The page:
Cape Town - Newlands will still host the 2020 New Years Test match between the Proteas and England despite the Western Province Cricket Association (WPCA) having been placed under administration less than two weeks ago.
This confirmation comes after Cricket South Africa (CSA) CEO Thabang Moroe late last month raised doubt over whether the lucrative fixture could be accommodated by the iconic venue.
Newlands is currently undergoing a R750 million development to its northern precinct which, it can now be confirmed, was the sole reason for the WPCA having been placed under financial administration by CSA.
The entire WPCA board has been suspended as a result.
Speaking at the Cape Cobras launch on Friday, however, Western Province CEO Nabeal Dien confirmed that the fixture would go ahead as planned.
Dien confirmed that there had been challenges and that Western Province did not meet "certain obligations" in the construction project, but he was certain that the issues surrounding the January 3 Test had been resolved.
Dien could not say how long it would take for the WPCA to take back complete control of its own finances, but he did confirm that CSA had now become a 12% shareholder in the project.
That was not the case when the plans were first announced back in March.
The development will see four new office blocks erected on the northern precinct of the stadium which will be leased out for office space.
Sanlam will be funding 51% of the development while WP Cricket themselves initially committed to raising the funds for the other 49% - 12% of which is now CSA's.
Varsity College have committed to occupying one of the buildings in the office space-type construction and will account for around 40% of the area.
"We had a meeting with the CSA CEO on Monday and he indicated clearly that his words were taken out of context in terms of that (the initial report that the Newlands Test was in doubt)," said Dien.
"The Test match will still be at Newlands."
The grass banks on the northern section of the ground will be out of bounds throughout the Test, reducing the capacity of the stadium from 18 000 to 16 000, Dien said.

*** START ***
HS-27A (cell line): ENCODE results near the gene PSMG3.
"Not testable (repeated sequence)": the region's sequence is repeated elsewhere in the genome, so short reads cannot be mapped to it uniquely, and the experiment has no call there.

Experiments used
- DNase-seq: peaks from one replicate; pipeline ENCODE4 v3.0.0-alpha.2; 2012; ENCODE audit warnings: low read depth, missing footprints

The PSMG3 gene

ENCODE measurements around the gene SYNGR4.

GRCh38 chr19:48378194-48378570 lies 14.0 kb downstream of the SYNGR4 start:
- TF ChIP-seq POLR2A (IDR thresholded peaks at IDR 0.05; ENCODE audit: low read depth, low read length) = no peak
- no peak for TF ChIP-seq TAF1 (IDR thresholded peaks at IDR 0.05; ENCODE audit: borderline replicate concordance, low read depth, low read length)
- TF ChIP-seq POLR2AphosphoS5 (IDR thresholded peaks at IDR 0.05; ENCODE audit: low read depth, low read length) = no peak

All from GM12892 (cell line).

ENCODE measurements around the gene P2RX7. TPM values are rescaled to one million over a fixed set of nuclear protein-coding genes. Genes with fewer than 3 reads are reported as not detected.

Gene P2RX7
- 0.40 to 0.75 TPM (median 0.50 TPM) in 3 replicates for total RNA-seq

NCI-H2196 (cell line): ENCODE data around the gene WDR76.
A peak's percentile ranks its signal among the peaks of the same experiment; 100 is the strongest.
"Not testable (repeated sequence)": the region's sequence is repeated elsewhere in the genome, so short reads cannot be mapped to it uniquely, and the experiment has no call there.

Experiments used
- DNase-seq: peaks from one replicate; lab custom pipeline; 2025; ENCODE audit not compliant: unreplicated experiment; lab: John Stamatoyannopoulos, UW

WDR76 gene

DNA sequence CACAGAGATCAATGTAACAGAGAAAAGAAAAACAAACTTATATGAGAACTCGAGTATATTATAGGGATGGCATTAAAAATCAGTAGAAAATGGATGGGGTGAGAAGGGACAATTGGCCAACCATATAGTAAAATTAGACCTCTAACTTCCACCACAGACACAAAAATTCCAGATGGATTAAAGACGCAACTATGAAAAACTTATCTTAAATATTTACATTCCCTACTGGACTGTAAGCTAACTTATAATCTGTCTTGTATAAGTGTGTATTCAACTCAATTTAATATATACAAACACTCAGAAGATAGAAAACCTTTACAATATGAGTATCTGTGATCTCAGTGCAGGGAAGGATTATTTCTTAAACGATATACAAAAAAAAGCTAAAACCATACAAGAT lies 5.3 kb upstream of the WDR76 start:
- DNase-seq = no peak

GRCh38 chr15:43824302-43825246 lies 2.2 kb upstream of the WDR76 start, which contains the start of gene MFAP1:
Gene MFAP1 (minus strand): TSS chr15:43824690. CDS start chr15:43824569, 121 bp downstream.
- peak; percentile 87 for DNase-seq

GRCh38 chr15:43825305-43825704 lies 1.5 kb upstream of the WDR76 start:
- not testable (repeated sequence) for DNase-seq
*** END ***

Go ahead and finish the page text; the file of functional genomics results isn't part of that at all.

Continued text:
"That entire area is out of bounds on any match day and it was a concern, but we have been busy with it since June and we have provided a document to CSA which they have expressed complete confidence in," he added.
Turning his attention to the development and CSA's intervention, Dien was hopeful that common ground had now been found.
"From an operational perspective, we continue as normal," he said.
"It's linked entirely to the project and to the fact that we had to meet certain obligations that we did not meet in time.
"I can say with a reasonable amount of confidence that the project is back on track.
"We tre trying to resolve it as quickly as possible ... these things are complex.
"The finance and administration around the project is in question, and that is all I can say at this point."
Dien confirmed also that Standard Bank, along with Sanlam, was a major investor in the project.
"In the last 10 days we have stabilised that to a huge extent. Sanlam and Standard Bank are big role players and the risk of them getting off the project would be a huge dilemma for us.
"Meetings with them have reconfirmed that they are on board and the project has moved in.
"The main thing is that we draw a line in the sand and move forward.
"The project is for prosperity and for the future.
"A number of us knew that there would be a lot of pain to get this to where it is today and I sense that a lot of that pain has passed. We will still have pain, but when we get to the end of January 2021 when everything is up then we will all benefit."